Swiss lender Zuercher Kantonalbank (ZKB) said two of its bankers and one former employee had been charged by U.S. authorities, which had accused them of helping U.S. clients avoid taxes.
The three were indicted over changes of conspiring with American clients to hide more than $420 million from the U.S. Internal Revenue Service, the U.S. Attorney's Office in Manhattan had said on Wednesday.
The indictment did not identify the bank concerned but named Stephan Fellmann, Otto Hueppi and Christof Reist, who it said were all former client advisers for the unnamed institution.
None of the bankers had been arrested, authorities said.
Banking secrecy is enshrined in Swiss law and tradition but has recently come under pressure as the United States and other nations have moved aggressively to tighten tax law enforcement and demand more openness and cooperation.
U.S. authorities are investigating at least 11 banks, including Julius Baer, Credit Suisse and other Swiss regional banks, along with UK-based HSBC Holdings and Israel's Hapoalim, Mizrahi-Tefahot Bank Ltd and Bank Leumi.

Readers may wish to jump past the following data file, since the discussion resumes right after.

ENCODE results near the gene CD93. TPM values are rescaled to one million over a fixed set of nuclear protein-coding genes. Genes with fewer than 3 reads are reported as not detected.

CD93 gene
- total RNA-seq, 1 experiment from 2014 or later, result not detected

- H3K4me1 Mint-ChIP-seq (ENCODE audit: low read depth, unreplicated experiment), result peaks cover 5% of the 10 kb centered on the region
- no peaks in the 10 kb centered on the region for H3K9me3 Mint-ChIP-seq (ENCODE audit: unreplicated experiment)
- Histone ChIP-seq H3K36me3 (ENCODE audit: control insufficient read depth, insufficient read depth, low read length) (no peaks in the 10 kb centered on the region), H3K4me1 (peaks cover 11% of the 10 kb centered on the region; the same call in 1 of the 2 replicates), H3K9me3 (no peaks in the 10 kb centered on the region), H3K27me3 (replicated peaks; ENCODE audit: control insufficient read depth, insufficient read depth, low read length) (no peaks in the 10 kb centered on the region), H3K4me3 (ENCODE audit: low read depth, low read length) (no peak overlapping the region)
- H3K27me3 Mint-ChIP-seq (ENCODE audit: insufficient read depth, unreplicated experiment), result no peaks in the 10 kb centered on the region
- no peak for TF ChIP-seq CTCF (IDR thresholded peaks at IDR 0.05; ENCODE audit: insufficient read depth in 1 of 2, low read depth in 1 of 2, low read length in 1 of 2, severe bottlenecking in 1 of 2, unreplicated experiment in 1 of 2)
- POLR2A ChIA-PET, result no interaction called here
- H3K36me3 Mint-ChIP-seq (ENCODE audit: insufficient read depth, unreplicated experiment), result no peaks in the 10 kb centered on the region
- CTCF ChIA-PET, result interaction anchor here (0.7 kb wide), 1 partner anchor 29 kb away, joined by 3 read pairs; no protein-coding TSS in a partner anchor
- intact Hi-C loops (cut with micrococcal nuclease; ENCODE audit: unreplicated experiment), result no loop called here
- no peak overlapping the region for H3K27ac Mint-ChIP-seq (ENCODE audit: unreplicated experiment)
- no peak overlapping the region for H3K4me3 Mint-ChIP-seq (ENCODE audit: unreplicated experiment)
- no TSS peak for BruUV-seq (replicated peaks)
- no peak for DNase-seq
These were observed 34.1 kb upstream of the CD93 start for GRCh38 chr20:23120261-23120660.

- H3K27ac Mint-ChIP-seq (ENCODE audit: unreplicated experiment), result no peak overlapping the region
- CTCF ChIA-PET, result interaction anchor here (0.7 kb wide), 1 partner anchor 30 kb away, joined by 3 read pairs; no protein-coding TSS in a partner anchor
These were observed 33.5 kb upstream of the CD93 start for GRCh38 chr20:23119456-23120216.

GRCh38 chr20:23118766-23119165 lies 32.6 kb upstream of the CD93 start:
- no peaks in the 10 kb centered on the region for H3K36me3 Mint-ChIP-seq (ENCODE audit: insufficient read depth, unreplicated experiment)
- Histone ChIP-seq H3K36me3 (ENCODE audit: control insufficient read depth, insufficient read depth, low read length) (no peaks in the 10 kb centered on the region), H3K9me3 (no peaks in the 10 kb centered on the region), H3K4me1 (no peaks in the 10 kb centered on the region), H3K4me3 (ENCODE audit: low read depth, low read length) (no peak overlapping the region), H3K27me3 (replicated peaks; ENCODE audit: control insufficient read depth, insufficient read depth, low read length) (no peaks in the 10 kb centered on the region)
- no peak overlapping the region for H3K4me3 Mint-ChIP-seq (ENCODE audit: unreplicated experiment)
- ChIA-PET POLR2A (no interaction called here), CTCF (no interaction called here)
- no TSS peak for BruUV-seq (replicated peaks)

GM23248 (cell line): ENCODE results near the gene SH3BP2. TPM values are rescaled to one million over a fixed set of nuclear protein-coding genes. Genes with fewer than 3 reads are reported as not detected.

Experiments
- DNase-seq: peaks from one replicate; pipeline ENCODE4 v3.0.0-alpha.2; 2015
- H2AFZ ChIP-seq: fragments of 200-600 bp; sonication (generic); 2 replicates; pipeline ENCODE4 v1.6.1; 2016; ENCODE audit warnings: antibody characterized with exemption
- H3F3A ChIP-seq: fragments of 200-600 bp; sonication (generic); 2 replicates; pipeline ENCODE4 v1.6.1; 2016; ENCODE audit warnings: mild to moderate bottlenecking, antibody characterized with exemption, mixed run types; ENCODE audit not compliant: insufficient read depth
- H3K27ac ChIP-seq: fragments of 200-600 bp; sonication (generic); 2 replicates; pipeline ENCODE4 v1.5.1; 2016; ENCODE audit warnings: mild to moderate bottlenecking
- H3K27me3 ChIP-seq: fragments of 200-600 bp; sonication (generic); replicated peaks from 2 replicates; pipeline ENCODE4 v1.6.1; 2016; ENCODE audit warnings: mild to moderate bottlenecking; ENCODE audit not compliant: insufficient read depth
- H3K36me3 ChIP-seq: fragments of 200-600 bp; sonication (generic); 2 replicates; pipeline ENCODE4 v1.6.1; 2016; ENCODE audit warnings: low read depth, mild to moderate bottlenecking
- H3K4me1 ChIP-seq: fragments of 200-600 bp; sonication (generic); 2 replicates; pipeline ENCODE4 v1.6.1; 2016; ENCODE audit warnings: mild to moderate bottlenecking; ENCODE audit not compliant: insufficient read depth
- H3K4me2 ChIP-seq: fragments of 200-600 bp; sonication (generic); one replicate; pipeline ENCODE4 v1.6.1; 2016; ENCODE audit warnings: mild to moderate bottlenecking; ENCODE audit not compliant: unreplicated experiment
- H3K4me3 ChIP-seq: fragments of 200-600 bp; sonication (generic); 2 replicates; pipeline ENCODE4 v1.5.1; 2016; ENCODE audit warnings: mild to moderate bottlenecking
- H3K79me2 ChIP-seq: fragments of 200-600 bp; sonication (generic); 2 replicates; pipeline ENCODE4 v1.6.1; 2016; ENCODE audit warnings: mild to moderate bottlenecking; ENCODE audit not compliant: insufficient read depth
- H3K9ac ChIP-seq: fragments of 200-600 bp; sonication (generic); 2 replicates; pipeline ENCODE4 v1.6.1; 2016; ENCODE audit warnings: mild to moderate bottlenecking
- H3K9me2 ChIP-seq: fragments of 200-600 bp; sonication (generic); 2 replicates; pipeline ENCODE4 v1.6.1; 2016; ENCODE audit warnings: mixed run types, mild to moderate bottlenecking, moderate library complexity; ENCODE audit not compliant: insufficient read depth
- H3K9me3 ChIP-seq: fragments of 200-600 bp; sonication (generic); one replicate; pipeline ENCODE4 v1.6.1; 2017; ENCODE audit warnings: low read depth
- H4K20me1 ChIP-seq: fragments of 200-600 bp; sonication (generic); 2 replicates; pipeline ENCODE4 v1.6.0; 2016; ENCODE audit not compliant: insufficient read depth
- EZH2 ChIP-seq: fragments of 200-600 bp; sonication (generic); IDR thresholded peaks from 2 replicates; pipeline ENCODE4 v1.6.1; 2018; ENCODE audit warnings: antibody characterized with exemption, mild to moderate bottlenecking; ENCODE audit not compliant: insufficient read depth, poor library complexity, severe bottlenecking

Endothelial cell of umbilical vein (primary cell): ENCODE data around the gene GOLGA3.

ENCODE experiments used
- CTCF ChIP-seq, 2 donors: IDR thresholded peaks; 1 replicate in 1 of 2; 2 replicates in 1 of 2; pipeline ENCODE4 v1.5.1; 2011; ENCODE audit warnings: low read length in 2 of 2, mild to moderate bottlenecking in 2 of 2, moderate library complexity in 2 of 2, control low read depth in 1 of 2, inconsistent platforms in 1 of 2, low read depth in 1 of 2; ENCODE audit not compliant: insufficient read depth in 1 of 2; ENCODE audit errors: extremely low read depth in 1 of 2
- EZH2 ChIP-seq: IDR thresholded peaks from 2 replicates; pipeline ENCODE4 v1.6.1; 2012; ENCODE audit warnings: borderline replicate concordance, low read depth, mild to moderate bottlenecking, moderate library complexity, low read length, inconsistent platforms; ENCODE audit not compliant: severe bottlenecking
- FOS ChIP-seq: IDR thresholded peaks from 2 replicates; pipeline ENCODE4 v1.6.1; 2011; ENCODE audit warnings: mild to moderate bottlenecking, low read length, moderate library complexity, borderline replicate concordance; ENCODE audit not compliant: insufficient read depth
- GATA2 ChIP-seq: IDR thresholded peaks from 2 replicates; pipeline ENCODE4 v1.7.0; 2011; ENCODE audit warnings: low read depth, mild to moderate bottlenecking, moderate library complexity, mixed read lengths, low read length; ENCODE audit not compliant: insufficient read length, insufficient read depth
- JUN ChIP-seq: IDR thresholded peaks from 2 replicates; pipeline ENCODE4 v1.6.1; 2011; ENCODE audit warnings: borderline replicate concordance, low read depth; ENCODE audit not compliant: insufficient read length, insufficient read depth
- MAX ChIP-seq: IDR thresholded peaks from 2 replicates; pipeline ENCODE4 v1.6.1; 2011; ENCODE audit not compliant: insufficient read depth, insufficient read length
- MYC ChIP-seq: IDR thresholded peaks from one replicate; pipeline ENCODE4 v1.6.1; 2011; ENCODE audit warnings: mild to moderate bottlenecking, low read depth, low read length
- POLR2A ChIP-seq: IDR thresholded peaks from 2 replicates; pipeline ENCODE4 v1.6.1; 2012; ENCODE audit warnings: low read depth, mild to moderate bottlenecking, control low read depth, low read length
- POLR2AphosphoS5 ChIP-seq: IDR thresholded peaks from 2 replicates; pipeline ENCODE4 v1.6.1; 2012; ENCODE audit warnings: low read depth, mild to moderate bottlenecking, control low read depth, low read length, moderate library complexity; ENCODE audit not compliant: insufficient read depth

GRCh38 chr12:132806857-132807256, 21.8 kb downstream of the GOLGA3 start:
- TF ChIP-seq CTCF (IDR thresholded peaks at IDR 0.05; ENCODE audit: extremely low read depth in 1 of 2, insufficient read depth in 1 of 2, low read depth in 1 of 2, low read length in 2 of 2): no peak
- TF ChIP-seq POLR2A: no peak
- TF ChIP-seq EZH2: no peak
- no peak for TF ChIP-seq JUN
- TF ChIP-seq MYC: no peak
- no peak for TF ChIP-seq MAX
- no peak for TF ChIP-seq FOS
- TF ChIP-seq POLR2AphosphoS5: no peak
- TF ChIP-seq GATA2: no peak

In February, Wegelin & Co, Switzerland's oldest private bank, was indicted.
UBS AG, the largest Swiss bank, in 2009 paid a $780 million fine as part of a settlement with U.S. authorities who charged the bank helped thousands of wealthy Americans hide billions of dollars in assets in secret Swiss accounts.
ZKB said in a statement it was cooperating with U.S. authorities. The bank said it could give no details about the employees due to the ongoing investigation and did not confirm what they had been changed with.
ZKB bankers Fellmann and Reist could not be reached for comment. Hueppi declined to comment.
(Additional reporting by Caroline Copley and Martin de Sa'Pinto; Editing by Phil Berlowitz and David Holmes)